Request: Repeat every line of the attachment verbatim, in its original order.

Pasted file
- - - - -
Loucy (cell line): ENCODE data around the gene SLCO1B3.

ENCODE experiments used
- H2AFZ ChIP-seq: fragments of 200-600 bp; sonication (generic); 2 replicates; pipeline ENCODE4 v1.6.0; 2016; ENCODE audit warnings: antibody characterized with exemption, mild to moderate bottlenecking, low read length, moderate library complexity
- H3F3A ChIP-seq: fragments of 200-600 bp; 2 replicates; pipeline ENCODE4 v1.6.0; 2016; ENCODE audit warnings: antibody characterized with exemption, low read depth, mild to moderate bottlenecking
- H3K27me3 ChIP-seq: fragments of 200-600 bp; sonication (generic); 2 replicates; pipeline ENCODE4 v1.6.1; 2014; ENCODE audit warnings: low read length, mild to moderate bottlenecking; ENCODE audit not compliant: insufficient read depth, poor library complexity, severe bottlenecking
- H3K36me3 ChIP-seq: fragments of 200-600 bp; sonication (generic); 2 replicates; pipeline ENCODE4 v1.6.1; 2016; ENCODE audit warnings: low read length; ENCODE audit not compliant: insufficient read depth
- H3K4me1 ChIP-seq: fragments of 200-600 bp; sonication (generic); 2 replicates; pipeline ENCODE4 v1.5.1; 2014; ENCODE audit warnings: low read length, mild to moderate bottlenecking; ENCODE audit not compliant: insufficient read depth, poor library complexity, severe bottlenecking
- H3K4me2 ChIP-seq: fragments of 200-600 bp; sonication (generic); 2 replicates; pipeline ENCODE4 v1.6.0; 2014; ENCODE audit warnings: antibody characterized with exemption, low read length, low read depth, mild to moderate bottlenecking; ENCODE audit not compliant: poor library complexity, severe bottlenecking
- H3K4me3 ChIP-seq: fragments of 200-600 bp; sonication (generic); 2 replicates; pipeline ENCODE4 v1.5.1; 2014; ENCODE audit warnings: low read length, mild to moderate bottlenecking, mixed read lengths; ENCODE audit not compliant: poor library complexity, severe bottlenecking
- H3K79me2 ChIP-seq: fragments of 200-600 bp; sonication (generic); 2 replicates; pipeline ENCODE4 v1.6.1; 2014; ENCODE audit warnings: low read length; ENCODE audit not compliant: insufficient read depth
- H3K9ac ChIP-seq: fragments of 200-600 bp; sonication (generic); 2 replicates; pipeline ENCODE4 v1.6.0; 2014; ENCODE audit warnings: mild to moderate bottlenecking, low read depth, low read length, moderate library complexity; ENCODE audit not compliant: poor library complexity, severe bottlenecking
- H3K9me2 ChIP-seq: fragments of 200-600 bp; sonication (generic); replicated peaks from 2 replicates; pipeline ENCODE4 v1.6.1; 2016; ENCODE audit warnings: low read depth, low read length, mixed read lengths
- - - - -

Loucy (cell line): ENCODE data around the gene SLCO1B3.

ENCODE experiments used
- H2AFZ ChIP-seq: fragments of 200-600 bp; sonication (generic); 2 replicates; pipeline ENCODE4 v1.6.0; 2016; ENCODE audit warnings: antibody characterized with exemption, mild to moderate bottlenecking, low read length, moderate library complexity
- H3F3A ChIP-seq: fragments of 200-600 bp; 2 replicates; pipeline ENCODE4 v1.6.0; 2016; ENCODE audit warnings: antibody characterized with exemption, low read depth, mild to moderate bottlenecking
- H3K27me3 ChIP-seq: fragments of 200-600 bp; sonication (generic); 2 replicates; pipeline ENCODE4 v1.6.1; 2014; ENCODE audit warnings: low read length, mild to moderate bottlenecking; ENCODE audit not compliant: insufficient read depth, poor library complexity, severe bottlenecking
- H3K36me3 ChIP-seq: fragments of 200-600 bp; sonication (generic); 2 replicates; pipeline ENCODE4 v1.6.1; 2016; ENCODE audit warnings: low read length; ENCODE audit not compliant: insufficient read depth
- H3K4me1 ChIP-seq: fragments of 200-600 bp; sonication (generic); 2 replicates; pipeline ENCODE4 v1.5.1; 2014; ENCODE audit warnings: low read length, mild to moderate bottlenecking; ENCODE audit not compliant: insufficient read depth, poor library complexity, severe bottlenecking
- H3K4me2 ChIP-seq: fragments of 200-600 bp; sonication (generic); 2 replicates; pipeline ENCODE4 v1.6.0; 2014; ENCODE audit warnings: antibody characterized with exemption, low read length, low read depth, mild to moderate bottlenecking; ENCODE audit not compliant: poor library complexity, severe bottlenecking
- H3K4me3 ChIP-seq: fragments of 200-600 bp; sonication (generic); 2 replicates; pipeline ENCODE4 v1.5.1; 2014; ENCODE audit warnings: low read length, mild to moderate bottlenecking, mixed read lengths; ENCODE audit not compliant: poor library complexity, severe bottlenecking
- H3K79me2 ChIP-seq: fragments of 200-600 bp; sonication (generic); 2 replicates; pipeline ENCODE4 v1.6.1; 2014; ENCODE audit warnings: low read length; ENCODE audit not compliant: insufficient read depth
- H3K9ac ChIP-seq: fragments of 200-600 bp; sonication (generic); 2 replicates; pipeline ENCODE4 v1.6.0; 2014; ENCODE audit warnings: mild to moderate bottlenecking, low read depth, low read length, moderate library complexity; ENCODE audit not compliant: poor library complexity, severe bottlenecking
- H3K9me2 ChIP-seq: fragments of 200-600 bp; sonication (generic); replicated peaks from 2 replicates; pipeline ENCODE4 v1.6.1; 2016; ENCODE audit warnings: low read depth, low read length, mixed read lengths